While still in their pairs, have students share with their partner thoughts about these questions. Write their ideas on the board and have the students take notes. Discuss the answers to these questions with your students. Then explain to your students the following:

Tomorrow in class you are going to pretend that you are Honus Wagner and write a letter to stop the sales of baseball cards with cigarettes. Your two choices are:

  1. Write a letter to the cigarette company telling them why you do not want your baseball card sold with cigarettes.


  2. Write a letter to your teammates telling them why they should not allow their baseball cards to be sold with cigarettes.

In order to prepare for writing this persuasive letter, you will receive two prewriting activities for homework tonight.

Pass out Worksheet 1: Prewriting Activities. Using the notes from class as a start, have students complete the organizational chart and outline for homework.

Day Two:

Begin the lesson with a retelling of what was learned in the last lesson: Honus Wagner's decision to withdraw his card from being sold with tobacco products. Now, review with the students the prewriting homework assignment. Inform students their homework will help them with today's activity. Then hand out Worksheet 2: Persuasive Writing Checklist. This checklist contains an overview of standard persuasive writing elements and will help students self-monitor their task. Distribute and let students use the rest of the class period to work on Worksheet 3: Persuasive Writing Assignment to write their persuasive essays about Wagner's decision. Encourage the children to refer to their homework assignment and use those ideas when writing. As students work, be available to all students for help and guidance.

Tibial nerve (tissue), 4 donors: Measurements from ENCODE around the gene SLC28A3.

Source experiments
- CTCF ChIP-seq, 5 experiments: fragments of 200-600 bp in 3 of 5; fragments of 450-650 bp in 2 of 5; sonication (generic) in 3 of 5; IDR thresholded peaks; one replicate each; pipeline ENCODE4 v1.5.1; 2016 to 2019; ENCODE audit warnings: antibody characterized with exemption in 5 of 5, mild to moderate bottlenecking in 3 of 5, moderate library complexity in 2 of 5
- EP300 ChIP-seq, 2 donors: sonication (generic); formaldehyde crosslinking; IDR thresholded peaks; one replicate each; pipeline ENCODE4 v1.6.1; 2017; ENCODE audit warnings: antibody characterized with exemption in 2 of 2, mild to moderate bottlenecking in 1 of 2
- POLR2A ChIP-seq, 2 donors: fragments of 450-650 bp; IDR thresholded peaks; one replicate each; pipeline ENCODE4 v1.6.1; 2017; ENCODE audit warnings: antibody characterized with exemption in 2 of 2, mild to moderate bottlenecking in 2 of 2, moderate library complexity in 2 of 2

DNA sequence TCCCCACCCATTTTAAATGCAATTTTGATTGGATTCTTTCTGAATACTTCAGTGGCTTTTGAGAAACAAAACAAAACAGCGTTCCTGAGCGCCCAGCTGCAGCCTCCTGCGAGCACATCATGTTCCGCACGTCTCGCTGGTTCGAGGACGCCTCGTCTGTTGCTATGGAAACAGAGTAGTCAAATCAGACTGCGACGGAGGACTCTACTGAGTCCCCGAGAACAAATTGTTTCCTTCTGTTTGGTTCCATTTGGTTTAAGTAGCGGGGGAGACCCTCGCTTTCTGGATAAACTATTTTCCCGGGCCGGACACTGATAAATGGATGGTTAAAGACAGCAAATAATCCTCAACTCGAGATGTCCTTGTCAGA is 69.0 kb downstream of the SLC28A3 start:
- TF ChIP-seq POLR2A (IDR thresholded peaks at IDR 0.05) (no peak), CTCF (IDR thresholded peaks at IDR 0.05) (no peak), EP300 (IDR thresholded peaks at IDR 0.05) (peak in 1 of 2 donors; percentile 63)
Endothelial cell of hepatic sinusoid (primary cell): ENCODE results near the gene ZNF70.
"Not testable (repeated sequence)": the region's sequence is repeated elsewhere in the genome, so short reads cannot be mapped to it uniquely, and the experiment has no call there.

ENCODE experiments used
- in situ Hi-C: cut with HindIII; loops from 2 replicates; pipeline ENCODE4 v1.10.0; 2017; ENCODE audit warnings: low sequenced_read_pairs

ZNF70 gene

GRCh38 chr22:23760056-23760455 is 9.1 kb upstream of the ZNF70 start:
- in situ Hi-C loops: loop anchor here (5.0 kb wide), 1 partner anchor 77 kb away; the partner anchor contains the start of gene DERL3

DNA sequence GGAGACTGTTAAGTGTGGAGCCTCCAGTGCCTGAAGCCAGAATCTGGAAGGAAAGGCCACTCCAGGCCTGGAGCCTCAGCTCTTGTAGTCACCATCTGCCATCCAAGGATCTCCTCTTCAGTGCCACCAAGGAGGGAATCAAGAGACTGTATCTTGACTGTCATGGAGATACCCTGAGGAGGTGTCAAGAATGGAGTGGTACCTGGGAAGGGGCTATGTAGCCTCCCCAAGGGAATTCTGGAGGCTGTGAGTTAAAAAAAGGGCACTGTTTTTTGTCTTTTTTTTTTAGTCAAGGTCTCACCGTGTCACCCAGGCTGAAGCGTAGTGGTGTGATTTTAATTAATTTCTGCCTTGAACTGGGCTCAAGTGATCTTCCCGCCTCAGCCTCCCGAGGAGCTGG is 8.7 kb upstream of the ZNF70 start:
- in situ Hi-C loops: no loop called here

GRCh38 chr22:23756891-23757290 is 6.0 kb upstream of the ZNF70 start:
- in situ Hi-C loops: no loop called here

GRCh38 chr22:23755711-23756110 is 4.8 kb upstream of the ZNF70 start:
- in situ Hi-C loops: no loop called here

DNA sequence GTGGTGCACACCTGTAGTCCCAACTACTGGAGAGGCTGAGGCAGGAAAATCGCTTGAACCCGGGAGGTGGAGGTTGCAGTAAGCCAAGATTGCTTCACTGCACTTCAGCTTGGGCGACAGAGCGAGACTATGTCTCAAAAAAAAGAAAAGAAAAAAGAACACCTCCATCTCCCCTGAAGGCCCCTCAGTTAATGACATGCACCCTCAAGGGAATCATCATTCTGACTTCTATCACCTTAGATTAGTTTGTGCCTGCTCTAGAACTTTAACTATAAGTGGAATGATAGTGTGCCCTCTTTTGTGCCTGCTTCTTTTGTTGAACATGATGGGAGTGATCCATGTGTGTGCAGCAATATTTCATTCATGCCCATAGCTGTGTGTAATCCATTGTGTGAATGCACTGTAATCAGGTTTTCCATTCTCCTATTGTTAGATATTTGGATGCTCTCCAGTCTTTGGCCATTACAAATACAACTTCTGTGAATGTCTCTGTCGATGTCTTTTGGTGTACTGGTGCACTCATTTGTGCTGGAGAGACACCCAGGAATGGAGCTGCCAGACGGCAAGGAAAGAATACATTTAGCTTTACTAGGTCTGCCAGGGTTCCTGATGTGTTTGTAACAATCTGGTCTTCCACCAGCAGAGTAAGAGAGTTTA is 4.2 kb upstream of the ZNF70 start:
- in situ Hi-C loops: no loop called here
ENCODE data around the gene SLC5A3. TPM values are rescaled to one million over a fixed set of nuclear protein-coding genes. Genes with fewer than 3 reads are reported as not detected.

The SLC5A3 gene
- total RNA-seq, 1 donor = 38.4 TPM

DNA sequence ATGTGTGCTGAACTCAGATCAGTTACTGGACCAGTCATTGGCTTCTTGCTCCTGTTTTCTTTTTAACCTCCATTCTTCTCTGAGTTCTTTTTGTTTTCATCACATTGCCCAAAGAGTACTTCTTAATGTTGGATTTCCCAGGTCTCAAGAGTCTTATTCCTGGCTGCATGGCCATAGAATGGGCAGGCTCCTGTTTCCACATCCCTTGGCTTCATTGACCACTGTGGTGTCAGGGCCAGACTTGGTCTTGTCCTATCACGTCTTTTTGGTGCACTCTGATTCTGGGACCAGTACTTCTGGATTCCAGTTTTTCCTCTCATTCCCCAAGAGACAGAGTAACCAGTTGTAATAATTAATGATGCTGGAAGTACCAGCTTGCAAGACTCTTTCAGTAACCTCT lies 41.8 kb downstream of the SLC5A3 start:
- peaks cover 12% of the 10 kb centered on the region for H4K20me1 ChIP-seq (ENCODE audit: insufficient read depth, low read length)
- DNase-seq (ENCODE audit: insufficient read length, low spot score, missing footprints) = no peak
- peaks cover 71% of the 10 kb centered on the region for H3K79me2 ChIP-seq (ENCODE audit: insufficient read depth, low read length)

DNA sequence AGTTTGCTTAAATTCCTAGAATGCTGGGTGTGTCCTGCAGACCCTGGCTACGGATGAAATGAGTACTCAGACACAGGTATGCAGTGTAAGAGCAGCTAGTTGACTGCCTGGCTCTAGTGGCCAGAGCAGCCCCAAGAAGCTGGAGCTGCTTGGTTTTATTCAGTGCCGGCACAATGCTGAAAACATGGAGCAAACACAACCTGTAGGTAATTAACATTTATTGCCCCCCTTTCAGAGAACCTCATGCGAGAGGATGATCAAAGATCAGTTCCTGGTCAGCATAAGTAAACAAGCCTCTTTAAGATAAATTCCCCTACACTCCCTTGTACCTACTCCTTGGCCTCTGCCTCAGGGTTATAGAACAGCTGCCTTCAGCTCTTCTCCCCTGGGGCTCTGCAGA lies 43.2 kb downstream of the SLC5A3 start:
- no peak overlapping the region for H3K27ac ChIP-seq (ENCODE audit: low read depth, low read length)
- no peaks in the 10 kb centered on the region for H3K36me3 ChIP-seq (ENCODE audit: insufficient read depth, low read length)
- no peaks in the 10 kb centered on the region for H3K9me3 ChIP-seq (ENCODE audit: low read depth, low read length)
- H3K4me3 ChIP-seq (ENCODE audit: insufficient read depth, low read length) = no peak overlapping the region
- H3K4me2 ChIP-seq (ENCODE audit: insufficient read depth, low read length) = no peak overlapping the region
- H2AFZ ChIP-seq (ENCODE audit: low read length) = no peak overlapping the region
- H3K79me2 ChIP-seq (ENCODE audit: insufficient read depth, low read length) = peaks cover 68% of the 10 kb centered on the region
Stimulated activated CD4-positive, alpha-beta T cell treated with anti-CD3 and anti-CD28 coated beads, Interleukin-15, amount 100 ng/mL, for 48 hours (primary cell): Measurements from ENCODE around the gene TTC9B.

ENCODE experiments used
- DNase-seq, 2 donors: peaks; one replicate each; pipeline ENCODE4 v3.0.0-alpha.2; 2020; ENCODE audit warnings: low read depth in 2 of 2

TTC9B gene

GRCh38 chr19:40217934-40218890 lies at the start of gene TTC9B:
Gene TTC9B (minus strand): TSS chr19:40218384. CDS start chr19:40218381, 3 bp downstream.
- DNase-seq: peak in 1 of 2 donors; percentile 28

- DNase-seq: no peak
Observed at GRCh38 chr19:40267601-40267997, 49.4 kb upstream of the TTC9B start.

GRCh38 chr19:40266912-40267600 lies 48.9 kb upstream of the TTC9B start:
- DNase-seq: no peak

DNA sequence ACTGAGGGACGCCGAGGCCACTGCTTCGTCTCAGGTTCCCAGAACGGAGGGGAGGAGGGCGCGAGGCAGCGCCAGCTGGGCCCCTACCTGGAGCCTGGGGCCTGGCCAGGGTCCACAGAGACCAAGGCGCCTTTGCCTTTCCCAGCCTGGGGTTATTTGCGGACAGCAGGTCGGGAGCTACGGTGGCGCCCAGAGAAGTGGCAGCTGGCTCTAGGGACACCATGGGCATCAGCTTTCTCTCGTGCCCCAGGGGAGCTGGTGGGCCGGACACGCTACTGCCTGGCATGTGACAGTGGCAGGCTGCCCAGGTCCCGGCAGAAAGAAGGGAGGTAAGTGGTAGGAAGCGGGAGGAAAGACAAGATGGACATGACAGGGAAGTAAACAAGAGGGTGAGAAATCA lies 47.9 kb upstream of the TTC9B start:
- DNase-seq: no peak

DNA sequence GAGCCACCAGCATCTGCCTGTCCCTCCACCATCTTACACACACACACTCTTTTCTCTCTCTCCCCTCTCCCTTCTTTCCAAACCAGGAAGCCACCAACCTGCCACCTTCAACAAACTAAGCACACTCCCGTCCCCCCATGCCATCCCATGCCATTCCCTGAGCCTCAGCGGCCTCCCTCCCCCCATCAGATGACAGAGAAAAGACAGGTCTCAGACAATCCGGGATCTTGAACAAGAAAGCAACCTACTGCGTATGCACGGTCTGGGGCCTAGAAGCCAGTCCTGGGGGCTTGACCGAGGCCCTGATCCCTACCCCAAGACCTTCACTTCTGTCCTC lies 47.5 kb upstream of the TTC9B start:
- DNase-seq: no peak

If students do not complete the assignment in class, they should do so for homework. They should be prepared for a sharing session the following day. Also, if it does not violate school dress policy, encourage children to wear their favorite baseball hat or team t-shirt to school the following day.

Teacher's assignment for Day Three: Prepare a fun atmosphere for the sharing of the persuasive letters the next day. Bring a baseball hat to wear during the sharing and perhaps popcorn or Cracker Jacks to share with the class as a special ballpark treat. Also, have "Take Me Out to the Ballgame" (found on the National Institute of Environmental Health Sciences website) playing as students come in to class.

Day Three:

Students join in a circle, wearing their baseball hats and t-shirts. Pass out any ballpark treat. The children now share their persuasive essays with the whole group. Have students turn in their work when they are done presenting. You may assess the persuasive writing assignment using the Pennsylvania Writing Assessment Domain Scoring Guide.

Other opportunities for assessment in this lesson include: class participation, prewriting assignments, and class presentations.

Back to Top